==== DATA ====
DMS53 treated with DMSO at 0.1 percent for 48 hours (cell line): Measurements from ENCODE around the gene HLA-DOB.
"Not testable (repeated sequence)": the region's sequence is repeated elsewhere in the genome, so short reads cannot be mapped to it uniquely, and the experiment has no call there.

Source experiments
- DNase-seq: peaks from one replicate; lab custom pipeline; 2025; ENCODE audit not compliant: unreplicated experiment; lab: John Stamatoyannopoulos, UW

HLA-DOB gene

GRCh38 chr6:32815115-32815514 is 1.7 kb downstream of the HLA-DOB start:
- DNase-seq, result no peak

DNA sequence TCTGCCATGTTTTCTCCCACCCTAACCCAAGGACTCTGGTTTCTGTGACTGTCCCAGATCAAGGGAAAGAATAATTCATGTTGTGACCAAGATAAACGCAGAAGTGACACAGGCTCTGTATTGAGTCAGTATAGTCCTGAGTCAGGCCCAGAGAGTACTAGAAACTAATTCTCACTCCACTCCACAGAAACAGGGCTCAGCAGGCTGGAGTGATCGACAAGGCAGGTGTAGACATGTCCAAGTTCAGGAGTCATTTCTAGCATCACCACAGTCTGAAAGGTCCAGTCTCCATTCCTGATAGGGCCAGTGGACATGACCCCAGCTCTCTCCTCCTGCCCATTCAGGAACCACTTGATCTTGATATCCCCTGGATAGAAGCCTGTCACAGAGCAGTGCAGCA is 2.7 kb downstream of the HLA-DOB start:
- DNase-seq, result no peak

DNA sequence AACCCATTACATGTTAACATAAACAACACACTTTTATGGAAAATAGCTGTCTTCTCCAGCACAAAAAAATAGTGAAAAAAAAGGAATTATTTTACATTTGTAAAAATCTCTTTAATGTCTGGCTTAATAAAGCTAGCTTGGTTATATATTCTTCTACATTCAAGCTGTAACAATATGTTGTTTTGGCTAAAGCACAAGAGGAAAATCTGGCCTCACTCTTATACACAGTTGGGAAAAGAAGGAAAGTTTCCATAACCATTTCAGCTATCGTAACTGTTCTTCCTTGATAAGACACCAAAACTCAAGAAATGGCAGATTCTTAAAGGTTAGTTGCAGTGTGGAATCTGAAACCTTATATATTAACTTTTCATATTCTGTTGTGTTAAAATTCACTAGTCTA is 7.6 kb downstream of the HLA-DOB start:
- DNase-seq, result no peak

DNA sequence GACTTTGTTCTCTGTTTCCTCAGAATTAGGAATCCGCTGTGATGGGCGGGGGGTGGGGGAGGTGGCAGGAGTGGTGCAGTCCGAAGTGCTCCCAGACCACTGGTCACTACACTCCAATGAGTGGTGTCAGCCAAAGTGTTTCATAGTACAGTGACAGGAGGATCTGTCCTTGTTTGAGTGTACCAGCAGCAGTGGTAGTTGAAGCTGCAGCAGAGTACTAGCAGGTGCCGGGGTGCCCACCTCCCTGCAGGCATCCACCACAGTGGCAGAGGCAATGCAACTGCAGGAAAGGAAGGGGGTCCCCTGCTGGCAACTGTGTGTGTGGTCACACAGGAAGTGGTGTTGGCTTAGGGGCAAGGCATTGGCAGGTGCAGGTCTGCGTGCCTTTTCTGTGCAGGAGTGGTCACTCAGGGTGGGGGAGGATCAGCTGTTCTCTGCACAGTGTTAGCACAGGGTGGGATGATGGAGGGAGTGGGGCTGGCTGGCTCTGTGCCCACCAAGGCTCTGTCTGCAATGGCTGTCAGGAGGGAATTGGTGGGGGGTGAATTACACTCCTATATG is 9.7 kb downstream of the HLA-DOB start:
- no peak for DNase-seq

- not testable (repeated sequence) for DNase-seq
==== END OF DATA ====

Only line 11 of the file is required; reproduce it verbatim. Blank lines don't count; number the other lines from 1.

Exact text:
- DNase-seq, result no peak